Family XLI. PELECANINAE. PELECANS.
GENUS IV. PELECANUS, Linn. PELICAN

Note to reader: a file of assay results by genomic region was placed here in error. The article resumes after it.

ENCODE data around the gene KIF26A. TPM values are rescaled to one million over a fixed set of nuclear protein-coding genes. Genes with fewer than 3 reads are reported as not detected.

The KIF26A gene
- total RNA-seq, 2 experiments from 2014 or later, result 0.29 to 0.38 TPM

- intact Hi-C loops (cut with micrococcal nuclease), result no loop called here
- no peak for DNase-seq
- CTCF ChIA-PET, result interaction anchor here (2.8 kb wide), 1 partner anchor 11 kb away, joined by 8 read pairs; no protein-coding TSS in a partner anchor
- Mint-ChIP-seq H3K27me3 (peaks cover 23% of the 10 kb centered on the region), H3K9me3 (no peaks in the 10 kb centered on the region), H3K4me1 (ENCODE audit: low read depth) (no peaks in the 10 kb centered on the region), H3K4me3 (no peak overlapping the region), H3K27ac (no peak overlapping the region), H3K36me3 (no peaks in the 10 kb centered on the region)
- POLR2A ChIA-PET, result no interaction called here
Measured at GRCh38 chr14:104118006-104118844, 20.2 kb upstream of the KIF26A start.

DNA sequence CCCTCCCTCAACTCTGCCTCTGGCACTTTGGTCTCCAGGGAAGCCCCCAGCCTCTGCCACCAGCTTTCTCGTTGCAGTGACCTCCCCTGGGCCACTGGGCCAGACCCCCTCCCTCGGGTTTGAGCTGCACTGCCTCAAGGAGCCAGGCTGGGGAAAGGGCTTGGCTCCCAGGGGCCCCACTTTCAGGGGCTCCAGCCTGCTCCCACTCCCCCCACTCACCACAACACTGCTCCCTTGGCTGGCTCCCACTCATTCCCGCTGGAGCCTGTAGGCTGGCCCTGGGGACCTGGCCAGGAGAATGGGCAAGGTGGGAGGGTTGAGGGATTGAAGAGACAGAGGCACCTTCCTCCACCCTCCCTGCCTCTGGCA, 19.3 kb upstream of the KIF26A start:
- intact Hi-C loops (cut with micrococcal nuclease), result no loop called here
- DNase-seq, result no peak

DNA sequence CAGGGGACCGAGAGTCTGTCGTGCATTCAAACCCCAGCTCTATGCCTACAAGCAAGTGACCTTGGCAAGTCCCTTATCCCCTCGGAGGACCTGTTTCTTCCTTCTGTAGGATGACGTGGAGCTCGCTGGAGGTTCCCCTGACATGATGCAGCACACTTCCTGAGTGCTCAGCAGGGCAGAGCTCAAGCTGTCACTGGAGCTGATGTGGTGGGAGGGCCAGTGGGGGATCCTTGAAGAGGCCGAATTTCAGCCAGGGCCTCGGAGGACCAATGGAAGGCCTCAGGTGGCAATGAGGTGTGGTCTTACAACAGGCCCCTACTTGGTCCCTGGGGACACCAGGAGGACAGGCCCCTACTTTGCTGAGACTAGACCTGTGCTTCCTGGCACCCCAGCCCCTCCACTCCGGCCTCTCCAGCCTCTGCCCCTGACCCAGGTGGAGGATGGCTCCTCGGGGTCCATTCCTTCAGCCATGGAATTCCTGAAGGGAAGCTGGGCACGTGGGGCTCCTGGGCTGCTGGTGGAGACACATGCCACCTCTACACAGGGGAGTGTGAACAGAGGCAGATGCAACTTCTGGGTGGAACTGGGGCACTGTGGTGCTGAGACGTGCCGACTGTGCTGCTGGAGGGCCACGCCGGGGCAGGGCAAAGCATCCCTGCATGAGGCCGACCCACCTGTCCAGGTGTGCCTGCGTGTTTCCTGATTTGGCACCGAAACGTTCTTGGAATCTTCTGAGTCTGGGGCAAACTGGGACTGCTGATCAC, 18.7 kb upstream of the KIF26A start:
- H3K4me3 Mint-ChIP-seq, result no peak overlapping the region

Bill about thrice the length of the head, rather slender, almost straight, depressed; upper mandible linear, depressed, convex at the base, gradually flattened, and a little enlarged to near the end, when it narrows, and terminates in a hooked point; ridge broad and convex at the base, gradually narrowed and flattened beyond the middle, separated by a groove from the sides, erect at the base, sloping towards the edges, edges very acute, with an internal groove; lower mandible with the angle excessively long, extending to the unguis, the sides erect and convex, the edges thin and involute, the tip decurved. Nostrils basal, lateral, linear, concealed by the wrinkles of the skin. Head small, oblong; neck long, stout; body full, rather flattened. Feet short, and very stout; tarsus short, compressed, covered all round with hexagonal scales; toes in the same plane, all connected by webs, first shortest, fourth longer than third. Claws short, strong, curved, that of the third toe pectinate. Feathers of head and neck exceedingly small, slender, downy; of the other parts generally lanceolate and acuminate; wings very long, rather narrow, rounded; primaries much curved. Tail short, broad, rounded, of more than sixteen feathers. An enormous bare, extensile, gular sac; tongue extremely small, papilliform; oesophagus excessively wide; proventricular glands arranged in broad longitudinal series; stomach very small, with its muscular coat thin, its epithelium smooth and soft; a globular pyloric lobe; intestine long and narrow; coeca very small, cylindrical; cloaca globular.